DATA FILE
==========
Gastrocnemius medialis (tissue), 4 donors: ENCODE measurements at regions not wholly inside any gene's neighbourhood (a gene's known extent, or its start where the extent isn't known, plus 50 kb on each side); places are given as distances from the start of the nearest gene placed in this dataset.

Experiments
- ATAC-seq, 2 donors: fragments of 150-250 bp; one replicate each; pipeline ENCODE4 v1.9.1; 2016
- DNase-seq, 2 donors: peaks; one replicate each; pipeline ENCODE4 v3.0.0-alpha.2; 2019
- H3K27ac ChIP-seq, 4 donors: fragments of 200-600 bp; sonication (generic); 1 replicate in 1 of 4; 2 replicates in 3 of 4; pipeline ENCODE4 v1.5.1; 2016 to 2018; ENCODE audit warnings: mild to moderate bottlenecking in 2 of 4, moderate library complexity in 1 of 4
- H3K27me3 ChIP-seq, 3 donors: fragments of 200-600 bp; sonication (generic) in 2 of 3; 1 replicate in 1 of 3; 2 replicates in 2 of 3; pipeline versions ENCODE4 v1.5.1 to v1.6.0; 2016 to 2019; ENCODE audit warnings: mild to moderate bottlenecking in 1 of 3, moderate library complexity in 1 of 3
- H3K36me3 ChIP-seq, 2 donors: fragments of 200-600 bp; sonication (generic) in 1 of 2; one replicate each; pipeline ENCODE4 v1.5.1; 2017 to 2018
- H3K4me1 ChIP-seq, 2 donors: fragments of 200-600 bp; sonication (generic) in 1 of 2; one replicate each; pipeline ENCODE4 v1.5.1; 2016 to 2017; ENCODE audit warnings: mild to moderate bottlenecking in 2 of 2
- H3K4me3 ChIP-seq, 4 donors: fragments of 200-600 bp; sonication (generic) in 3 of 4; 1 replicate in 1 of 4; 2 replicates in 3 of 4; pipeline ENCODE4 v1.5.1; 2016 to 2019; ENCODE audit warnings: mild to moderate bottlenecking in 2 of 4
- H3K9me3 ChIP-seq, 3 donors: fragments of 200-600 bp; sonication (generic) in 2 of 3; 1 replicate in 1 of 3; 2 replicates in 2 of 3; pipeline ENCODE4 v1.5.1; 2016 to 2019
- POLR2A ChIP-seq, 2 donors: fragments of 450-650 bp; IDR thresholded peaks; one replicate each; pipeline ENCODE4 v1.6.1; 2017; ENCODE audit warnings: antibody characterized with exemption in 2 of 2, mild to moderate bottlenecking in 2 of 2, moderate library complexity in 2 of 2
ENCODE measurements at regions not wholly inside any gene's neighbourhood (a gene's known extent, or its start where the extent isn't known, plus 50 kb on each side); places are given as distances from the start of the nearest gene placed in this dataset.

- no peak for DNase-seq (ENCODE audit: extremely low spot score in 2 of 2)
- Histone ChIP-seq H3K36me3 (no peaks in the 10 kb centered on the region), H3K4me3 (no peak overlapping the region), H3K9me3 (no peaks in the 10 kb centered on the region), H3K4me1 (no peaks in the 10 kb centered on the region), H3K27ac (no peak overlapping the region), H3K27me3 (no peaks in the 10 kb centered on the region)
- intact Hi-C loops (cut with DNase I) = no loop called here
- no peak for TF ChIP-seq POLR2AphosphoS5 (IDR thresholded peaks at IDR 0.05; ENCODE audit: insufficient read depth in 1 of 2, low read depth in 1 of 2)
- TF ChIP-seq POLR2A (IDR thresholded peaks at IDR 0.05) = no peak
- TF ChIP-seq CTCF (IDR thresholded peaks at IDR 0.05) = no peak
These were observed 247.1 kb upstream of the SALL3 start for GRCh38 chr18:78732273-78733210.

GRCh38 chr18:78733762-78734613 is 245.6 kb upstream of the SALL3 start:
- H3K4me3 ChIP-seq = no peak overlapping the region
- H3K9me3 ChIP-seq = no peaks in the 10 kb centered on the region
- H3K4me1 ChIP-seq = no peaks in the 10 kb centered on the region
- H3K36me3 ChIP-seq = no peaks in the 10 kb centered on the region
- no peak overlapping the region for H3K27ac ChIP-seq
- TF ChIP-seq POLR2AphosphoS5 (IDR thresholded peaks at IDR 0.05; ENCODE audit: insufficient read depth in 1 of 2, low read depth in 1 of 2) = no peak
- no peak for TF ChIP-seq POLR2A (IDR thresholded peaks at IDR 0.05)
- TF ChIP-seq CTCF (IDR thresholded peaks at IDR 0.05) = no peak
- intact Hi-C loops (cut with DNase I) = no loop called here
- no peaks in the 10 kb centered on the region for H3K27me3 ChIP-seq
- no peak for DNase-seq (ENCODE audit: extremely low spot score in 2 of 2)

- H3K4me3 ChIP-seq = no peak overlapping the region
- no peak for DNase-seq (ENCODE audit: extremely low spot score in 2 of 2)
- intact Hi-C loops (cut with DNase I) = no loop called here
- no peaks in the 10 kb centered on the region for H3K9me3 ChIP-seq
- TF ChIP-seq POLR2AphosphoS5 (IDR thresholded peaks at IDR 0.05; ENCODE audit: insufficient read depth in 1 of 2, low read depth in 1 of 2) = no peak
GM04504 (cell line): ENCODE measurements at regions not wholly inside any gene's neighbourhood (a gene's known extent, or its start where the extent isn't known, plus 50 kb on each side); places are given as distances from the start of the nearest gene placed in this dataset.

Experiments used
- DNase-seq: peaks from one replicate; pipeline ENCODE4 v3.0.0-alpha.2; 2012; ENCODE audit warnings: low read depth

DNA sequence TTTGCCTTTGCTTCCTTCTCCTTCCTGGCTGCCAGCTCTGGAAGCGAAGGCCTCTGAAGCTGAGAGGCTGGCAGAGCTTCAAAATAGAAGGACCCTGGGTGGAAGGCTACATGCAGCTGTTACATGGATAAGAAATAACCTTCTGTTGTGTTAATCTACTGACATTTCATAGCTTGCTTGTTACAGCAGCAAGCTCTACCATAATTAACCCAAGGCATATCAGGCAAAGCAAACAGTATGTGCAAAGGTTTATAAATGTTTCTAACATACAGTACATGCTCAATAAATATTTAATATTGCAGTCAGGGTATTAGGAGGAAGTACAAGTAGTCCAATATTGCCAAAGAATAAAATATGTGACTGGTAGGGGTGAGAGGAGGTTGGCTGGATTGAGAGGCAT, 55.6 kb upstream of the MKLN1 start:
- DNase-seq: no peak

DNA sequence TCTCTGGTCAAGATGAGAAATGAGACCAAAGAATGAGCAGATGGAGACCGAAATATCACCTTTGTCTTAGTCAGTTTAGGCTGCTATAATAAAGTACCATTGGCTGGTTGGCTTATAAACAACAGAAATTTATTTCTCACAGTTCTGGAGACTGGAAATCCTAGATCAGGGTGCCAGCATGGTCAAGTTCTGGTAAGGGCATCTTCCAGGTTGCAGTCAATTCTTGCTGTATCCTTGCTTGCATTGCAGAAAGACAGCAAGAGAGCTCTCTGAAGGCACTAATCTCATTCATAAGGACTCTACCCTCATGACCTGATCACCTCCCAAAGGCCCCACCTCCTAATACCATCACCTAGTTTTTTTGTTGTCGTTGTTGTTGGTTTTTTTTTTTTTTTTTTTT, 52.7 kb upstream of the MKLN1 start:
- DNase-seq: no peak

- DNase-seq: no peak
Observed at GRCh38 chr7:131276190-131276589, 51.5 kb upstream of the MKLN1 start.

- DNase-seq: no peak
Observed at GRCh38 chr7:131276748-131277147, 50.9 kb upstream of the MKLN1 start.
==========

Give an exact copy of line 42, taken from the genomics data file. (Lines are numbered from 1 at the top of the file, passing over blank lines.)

DNA sequence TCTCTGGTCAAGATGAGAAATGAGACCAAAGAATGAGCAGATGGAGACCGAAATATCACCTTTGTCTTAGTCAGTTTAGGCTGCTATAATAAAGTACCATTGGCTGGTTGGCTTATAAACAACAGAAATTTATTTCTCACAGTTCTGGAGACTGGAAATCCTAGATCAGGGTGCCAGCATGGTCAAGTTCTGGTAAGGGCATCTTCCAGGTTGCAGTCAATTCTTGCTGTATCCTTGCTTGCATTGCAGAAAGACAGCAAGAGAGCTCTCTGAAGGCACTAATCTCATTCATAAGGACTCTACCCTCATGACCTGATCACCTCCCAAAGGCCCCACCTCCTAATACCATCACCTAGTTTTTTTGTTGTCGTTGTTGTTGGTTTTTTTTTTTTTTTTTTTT, 52.7 kb upstream of the MKLN1 start: